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      • Krissy May 15, 2011, 7:30 pm

        Go Wildcats! I loved college, but didn’t love Tucson πŸ™‚

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    courtney May 15, 2011, 4:50 pm

    I went to community college after HS, so i never got the real “college” experience which I do regret somewhat. But I must say, at times, i do really miss HS.. I didn’t realize how different life would be after that! I’m friends with a few people from HS and that is it, I’ve made new friends.. I got my associates degree last May, and life hasn’t changed all that much, because I’m still at the same job I had before I graduated, in a law firm, which at least is the field I got my degree in! I’m thinking about shaking up my life and moving west out to northern CA to fully experience life on my own.. scary but exciting at the same time.

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    bitter gay mark May 15, 2011, 4:59 pm

    Yeah, I often feel sadly certain that my life PEAKED in college. Indeed, it was an absolutely amazing, amazing time. Yeah, no doubt about it — that was it. Definitely the best time of my life. It’s all been downhill ever since and, more often than not, most disappointing and extremely frustrating. A tough lesson to learn: that talent and wit are truly worthless in a society that increasingly falls at the feet of the remarkably vapid… Hell, often I simply can’t believe how dumb pop culture has gotten since the mid 1990s… Our Presidents, too. Hmmm, maybe everything truly has gone down hill ever since I graduated college.

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  • Amber May 15, 2011, 10:10 pm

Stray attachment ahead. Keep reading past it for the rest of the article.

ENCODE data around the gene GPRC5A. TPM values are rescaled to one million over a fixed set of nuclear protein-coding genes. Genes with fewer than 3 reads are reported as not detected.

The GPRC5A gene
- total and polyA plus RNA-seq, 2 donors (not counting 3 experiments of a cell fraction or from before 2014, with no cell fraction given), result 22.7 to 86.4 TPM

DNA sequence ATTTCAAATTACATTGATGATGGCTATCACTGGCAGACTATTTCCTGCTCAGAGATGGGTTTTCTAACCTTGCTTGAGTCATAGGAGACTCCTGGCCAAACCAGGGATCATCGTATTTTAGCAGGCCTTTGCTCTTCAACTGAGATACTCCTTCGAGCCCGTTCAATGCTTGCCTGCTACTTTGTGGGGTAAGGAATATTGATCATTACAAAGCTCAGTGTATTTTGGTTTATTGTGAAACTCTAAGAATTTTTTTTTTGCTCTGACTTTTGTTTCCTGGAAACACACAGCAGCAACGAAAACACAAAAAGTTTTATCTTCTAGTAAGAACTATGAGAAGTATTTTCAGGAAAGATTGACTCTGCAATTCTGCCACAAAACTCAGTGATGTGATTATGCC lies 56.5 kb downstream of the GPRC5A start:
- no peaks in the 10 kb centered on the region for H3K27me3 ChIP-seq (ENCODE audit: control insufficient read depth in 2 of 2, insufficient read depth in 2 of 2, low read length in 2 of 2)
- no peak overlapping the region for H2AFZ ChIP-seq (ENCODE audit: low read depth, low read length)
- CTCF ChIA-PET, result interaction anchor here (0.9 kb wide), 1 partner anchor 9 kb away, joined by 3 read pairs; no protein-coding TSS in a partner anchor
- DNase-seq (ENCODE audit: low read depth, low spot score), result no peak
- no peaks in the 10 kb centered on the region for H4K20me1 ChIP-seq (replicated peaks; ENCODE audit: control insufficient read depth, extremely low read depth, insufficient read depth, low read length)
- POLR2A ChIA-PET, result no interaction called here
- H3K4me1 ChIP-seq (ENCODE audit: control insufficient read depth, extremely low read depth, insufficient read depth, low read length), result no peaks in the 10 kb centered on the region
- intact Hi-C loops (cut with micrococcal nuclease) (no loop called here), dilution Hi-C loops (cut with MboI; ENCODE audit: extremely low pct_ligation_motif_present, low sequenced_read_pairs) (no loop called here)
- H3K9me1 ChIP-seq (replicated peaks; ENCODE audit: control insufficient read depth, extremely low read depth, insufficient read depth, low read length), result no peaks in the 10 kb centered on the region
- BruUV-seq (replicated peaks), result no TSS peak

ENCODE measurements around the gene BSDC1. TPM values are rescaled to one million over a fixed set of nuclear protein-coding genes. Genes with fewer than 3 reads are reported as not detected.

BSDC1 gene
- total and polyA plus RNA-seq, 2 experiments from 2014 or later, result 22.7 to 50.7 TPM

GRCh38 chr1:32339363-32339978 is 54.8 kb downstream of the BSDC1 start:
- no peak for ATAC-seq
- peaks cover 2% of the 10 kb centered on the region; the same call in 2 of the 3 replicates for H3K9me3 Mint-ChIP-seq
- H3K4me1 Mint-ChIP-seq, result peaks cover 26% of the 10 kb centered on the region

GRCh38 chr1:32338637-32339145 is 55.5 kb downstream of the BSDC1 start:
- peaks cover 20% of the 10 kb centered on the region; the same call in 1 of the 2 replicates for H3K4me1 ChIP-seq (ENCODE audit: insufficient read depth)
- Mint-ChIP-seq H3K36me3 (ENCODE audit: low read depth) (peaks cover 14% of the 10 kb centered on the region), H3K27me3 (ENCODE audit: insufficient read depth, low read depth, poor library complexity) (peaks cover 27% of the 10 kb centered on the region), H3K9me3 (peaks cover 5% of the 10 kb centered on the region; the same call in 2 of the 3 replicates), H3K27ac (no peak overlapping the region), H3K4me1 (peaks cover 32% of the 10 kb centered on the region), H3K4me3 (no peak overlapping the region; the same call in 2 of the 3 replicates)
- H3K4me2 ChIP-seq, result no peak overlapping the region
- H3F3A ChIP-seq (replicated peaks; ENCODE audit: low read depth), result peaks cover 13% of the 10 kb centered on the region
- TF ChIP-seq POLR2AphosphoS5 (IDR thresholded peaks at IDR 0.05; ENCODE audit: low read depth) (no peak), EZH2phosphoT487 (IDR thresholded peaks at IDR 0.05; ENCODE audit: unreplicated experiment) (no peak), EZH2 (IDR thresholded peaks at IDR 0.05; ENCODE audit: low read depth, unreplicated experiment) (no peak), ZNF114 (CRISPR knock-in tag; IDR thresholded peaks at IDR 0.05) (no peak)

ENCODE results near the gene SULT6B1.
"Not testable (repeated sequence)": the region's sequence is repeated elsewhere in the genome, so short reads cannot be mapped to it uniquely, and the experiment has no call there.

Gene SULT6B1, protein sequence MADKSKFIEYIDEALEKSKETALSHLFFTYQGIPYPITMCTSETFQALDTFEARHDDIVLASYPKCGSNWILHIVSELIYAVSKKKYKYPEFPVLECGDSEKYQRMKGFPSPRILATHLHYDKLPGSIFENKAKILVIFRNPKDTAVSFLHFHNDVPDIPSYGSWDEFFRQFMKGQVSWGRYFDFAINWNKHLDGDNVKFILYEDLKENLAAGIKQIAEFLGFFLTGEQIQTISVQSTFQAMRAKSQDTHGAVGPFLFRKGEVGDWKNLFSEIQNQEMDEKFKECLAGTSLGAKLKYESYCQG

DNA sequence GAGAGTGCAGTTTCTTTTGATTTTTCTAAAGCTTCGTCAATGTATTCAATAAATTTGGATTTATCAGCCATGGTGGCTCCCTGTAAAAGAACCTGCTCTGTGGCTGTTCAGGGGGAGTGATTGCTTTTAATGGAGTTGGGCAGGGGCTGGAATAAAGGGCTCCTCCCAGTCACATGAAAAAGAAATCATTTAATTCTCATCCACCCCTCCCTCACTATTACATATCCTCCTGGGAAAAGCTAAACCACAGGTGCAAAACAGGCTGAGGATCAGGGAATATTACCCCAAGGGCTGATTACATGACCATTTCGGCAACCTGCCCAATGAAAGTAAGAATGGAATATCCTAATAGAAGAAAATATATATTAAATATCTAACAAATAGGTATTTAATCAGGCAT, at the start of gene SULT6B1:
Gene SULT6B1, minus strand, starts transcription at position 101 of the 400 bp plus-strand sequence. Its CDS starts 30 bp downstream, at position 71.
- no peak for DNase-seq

I was so excited to be done with school both for my high school and college graduation. I’ve never missed high school for a second, but I definitely miss and took for granted my time in college. My friends and I were so ready to be done and in the real world. And then we got there and it wasn’t fun. I moved 13 hours away the day after graduation for a job and missed my friends and college town so much. I wish I hadn’t made such a giant transition right away. I think I would have been happier taking a job or internship closer to home at first. I wasn’t dating anyone my senior year and i’m actually very happy about that now, then I thought it was terrible πŸ˜‰ My friends from college are still my best friends (seven years after graduation) but it’s just so different now. I wish I hadn’t taken so much of our time together during college for granted. I wish I could go back and tell myself to slow down and enjoy.

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  • Tanya May 16, 2011, 7:07 am

    I am now 28 and have gone through a high school graduation and a college one. The end of high school was for me such a dramatic emotional experience as I thought that my whole world had collapsed. I moved to a different country, on another continent where I knew not even one person. It was the most eye opening and challenging experience I ever had.

    The best advice I can give the younger people who are about to go through these changes, hopefully less dramatic than mine πŸ™‚ is to embrace it! Yes, it will be tough, yes you will miss the times past, friendships formed, familiar places and faces, but believe me, life offers you so much after that! You will make more friends, you will face new challenges, you will learn so much about yourself and these new experiences and emotions will make you strong and determined. There are fantastic opportunities out there to live a really rich and fulfilling life, so just embrace the change and make the most of it! You will be better for it.

    Ok, that was my 2-minute principal-style speech πŸ™‚ Good luck, graduates!